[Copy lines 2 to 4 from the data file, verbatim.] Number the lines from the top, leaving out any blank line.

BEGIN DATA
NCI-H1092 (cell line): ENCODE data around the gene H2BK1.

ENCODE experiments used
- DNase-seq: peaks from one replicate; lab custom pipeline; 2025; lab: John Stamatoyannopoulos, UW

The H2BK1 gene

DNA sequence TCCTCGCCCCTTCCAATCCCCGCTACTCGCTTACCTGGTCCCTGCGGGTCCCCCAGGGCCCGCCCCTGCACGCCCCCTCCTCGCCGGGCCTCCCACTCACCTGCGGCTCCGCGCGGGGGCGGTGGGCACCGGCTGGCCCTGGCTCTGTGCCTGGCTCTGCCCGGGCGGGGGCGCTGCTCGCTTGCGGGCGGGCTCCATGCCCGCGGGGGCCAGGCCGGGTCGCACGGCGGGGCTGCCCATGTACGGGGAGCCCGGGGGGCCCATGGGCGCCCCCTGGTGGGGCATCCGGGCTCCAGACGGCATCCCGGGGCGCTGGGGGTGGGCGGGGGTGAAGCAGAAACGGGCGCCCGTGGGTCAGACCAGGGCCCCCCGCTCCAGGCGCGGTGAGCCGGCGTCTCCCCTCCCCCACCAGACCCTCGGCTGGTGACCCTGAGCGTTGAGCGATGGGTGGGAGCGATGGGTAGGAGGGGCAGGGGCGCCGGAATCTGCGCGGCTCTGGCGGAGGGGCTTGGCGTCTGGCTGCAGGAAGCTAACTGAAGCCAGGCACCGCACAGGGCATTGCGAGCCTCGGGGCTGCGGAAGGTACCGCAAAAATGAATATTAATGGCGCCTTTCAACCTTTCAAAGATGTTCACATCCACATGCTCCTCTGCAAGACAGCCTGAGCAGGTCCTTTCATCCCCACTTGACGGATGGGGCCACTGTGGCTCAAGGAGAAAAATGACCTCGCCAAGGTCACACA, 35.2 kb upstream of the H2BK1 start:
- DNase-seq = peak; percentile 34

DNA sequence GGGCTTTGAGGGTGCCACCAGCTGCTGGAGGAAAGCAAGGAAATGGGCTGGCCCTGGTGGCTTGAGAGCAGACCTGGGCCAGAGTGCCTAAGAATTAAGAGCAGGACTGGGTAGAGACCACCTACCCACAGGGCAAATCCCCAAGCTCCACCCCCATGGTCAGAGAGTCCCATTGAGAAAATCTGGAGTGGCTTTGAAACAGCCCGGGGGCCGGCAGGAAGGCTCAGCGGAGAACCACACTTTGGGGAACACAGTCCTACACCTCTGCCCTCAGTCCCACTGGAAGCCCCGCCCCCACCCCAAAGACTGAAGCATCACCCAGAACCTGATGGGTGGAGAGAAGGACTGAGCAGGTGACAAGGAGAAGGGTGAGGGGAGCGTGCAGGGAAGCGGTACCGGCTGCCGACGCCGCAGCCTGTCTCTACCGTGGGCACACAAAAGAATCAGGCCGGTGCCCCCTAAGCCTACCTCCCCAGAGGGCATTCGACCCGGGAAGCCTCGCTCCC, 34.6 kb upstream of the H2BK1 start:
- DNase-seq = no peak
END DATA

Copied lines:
ENCODE experiments used
- DNase-seq: peaks from one replicate; lab custom pipeline; 2025; lab: John Stamatoyannopoulos, UW

The H2BK1 gene